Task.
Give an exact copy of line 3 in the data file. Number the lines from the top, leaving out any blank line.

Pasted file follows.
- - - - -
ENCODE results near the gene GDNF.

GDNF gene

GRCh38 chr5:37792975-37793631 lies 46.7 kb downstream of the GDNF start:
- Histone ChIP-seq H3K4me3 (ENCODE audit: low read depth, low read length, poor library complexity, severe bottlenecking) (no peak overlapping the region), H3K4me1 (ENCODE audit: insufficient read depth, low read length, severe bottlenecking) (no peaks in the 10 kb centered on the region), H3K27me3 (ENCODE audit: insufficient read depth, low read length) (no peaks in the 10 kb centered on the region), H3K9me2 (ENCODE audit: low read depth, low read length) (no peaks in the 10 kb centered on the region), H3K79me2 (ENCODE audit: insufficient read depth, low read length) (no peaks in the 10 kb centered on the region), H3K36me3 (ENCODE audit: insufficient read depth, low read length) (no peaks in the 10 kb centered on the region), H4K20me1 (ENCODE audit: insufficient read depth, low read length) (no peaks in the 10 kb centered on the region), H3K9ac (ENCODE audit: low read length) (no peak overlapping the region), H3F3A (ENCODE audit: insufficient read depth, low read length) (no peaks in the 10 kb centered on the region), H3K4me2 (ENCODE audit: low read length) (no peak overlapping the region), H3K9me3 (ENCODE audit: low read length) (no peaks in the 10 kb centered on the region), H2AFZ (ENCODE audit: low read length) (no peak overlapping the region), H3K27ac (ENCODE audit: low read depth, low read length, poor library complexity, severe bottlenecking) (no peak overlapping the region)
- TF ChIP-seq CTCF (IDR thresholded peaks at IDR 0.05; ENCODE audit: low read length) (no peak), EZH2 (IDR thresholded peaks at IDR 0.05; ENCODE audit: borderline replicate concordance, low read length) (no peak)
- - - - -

GRCh38 chr5:37792975-37793631 lies 46.7 kb downstream of the GDNF start: